En Español

Q. Who is Mr. Smarty Plants?

A: There are those who suspect Wildflower Center volunteers are the culpable and capable culprits. Yet, others think staff members play some, albeit small, role. You can torture us with your plant questions, but we will never reveal the Green Guru's secret identity.

Help us grow by giving to the Plant Database Fund or by becoming a member

Did you know you can access the Native Plant Information Network with your web-enabled smartphone?


Ask Mr. Smarty Plants

Ask Mr. Smarty Plants is a free service provided by the staff and volunteers at the Lady Bird Johnson Wildflower Center.

Search Smarty Plants
See a list of all Smarty Plants questions

Please forgive us, but Mr. Smarty Plants has been overwhelmed by a flood of mail and must take a break for awhile to catch up. We hope to be accepting new questions again soon. Thank you!

Need help with plant identification, visit the plant identification page.

rate this answer
1 rating

Tuesday - March 23, 2010

From: Fredericksburg, TX
Region: Southwest
Topic: Vines
Title: Crossvine for metal barn in Fredericksburg, TX
Answered by: Barbara Medford


We have a backyard metal barn, the small storage-type structures that are common. Hail knocked some paint off the metal roof and rather than repaint it, we want to install some plastic webbing from the nursery and train a vine to cover the walls and roof. We'd like a native plant that thrives in full sun (one side of the barn gets southern exposure, the opposite side is in the shade but gets a little late afternoon sun. The roof, of course, gets full sun. We're thinking maybe crossvine is a good choice. Your opinion? Thanks!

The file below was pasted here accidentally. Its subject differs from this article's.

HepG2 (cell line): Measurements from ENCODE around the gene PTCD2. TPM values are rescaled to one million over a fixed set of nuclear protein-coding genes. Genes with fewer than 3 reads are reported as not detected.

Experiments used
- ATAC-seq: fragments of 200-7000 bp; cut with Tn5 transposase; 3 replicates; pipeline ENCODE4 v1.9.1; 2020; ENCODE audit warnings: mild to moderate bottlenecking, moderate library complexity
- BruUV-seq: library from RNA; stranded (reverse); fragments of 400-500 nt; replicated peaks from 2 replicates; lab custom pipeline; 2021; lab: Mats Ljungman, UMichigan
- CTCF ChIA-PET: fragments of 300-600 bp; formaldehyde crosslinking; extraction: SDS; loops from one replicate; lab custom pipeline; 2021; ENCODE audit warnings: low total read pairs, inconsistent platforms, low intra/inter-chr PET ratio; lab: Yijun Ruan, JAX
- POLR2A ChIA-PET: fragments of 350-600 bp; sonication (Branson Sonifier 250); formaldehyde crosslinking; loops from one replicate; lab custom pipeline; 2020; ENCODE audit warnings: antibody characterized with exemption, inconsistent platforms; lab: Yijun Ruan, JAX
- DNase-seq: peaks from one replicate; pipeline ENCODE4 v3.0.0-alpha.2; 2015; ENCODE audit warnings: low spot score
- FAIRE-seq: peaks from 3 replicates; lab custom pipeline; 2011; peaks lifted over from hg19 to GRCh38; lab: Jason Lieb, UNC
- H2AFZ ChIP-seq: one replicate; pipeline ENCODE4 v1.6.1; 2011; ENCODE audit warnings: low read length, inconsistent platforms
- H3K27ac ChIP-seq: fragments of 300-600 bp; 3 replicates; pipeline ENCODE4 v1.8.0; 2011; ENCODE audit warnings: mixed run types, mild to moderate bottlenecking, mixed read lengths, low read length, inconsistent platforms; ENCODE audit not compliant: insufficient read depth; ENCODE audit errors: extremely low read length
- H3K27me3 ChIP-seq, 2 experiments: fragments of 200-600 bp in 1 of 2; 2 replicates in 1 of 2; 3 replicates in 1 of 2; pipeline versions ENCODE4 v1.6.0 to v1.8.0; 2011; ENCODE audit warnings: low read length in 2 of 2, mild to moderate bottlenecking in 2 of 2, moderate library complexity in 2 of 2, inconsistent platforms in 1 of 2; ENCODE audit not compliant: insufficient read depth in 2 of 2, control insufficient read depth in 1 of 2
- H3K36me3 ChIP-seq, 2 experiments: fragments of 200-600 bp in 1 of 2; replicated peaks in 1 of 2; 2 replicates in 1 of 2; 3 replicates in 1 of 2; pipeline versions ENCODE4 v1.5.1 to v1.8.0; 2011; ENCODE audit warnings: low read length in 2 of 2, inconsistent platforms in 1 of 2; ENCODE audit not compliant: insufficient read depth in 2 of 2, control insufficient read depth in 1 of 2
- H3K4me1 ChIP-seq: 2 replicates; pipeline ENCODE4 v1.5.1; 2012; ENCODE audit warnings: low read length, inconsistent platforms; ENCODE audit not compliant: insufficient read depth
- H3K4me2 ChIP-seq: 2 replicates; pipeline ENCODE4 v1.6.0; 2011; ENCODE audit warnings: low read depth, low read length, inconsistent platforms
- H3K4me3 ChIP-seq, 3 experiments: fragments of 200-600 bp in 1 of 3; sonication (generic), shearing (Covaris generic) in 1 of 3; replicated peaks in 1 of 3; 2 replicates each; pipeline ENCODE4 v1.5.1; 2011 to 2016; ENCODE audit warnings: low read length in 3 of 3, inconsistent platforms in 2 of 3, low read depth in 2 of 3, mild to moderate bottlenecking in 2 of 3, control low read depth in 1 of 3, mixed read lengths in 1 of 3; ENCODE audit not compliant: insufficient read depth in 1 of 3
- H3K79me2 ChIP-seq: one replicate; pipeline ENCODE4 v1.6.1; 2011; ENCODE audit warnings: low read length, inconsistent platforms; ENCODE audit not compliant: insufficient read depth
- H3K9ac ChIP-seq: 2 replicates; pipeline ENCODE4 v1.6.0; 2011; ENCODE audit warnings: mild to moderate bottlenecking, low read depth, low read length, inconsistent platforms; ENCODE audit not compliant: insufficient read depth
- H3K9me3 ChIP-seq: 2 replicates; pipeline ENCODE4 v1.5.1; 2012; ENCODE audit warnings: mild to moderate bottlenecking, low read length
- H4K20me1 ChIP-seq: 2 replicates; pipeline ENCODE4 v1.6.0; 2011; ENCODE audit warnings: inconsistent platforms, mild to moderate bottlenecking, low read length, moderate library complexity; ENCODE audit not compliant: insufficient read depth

We think Bignonia capreolata (crossvine) is an excellent choice for your purposes. It can grow up to 50 ft. long, blooms red, yellow March to May, has low water needs, and will thrive in sun or part shade, so both sides of your barn will be fine. It probably will flower best in the sun, but the plant will still  grow well on the other side. The flowers attracts hummingbirds and butterflies and it is easy to propagate.

A far worse choice would be  Campsis radicans (trumpet creeper), a cousin to crossvine. It is extremely aggressive, especially in the South, and can damage wood, stone and brick. Plus, it is deciduous, so don't let anyone talk you into that as being "just as good."

Follow the plant link Bignonia capreolata (crossvine) to our Native Plant Database page on the plant for care and propagation instructions.

From our Native Plant Image Gallery:

Bignonia capreolata

Bignonia capreolata

Bignonia capreolata

Bignonia capreolata





More Vines Questions

Failure to bloom of Campsis radicans in Elkins WV
June 28, 2011 - Dear Mr. Smarty Plants, We live in a very cool climate of West Virginia, in the mountains, and it seems impossible for our Campsis radicans vines to flower! Perhaps the growing season is too short? W...
view the full question and answer

Folsom CA Wall-cover
April 13, 2012 - I live in Folsom, CA and I have an ugly cinder block wall that I want to cover, I want something that is low maintenance and that is going to grow and spread into my grass. The only one i can really t...
view the full question and answer

How many seeds in a Balsam Gourd fruit?
January 12, 2016 - How many seeds should I expect to find inside the fruit of Ibervillea Londoners?
view the full question and answer

Huckleberries and blueberries from Vancouver WA
April 14, 2013 - Can you plant a blueberry next to a huckleberry?
view the full question and answer

Native Vines for Pacific Northwest
June 30, 2010 - Hello, I recently built a shed/pen for my large dog. I have a trellis horizontal above the fence to hide the shed from street. I live in Pacific NW. Do you have any suggestions on a nontoxic evergr...
view the full question and answer

Support the Wildflower Center by Donating Online or Becoming a Member today.
© 2016 Lady Bird Johnson Wildflower Center